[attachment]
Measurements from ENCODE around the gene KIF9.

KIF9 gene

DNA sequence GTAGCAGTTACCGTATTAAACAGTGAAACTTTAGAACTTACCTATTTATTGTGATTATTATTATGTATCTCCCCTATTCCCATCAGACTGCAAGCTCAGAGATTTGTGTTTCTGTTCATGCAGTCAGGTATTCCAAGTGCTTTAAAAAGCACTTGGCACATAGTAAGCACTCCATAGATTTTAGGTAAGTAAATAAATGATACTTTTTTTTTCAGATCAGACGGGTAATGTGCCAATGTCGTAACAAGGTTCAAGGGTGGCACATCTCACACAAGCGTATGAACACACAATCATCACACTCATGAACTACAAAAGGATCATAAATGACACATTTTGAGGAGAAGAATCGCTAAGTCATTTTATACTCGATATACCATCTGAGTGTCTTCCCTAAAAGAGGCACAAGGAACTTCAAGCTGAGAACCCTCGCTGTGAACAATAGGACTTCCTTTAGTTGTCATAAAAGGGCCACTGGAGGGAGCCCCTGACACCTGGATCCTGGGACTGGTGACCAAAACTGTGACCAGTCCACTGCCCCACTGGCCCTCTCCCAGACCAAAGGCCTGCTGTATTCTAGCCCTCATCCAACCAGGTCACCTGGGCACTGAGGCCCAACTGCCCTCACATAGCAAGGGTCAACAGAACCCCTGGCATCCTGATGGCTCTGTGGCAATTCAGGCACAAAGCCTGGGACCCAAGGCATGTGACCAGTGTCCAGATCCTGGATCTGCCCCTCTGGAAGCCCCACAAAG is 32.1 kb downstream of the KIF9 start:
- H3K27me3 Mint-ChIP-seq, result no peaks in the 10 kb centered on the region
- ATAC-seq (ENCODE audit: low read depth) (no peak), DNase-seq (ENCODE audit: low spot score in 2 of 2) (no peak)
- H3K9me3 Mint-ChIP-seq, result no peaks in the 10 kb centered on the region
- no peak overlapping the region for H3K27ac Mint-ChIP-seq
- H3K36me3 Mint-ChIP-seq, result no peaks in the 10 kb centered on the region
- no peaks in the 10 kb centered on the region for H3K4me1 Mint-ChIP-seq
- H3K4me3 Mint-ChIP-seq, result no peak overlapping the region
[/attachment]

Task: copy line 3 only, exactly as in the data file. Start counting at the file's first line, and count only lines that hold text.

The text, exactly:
DNA sequence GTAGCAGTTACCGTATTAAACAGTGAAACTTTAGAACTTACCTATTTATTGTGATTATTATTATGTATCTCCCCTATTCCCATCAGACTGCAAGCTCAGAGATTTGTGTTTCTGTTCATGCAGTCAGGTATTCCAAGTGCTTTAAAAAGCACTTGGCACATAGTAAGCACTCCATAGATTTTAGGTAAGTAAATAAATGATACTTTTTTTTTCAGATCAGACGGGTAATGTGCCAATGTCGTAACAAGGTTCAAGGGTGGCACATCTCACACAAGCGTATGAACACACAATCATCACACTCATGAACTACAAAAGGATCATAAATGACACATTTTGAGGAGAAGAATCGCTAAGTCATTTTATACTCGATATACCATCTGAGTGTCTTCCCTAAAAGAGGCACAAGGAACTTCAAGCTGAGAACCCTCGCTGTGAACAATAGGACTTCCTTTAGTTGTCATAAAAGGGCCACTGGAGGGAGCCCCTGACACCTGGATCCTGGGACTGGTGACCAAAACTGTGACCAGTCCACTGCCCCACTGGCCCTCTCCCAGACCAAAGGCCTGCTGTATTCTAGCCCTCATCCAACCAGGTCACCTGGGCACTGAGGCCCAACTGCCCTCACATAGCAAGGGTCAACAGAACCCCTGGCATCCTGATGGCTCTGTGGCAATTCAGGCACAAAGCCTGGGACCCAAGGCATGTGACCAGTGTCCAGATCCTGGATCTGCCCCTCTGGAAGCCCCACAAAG is 32.1 kb downstream of the KIF9 start: